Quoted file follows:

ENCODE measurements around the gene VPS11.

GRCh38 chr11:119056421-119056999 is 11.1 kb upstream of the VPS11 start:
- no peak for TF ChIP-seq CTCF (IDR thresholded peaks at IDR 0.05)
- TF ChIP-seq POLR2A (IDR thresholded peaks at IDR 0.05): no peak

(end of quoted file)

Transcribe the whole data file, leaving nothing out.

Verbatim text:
ENCODE measurements around the gene VPS11.

GRCh38 chr11:119056421-119056999 is 11.1 kb upstream of the VPS11 start:
- no peak for TF ChIP-seq CTCF (IDR thresholded peaks at IDR 0.05)
- TF ChIP-seq POLR2A (IDR thresholded peaks at IDR 0.05): no peak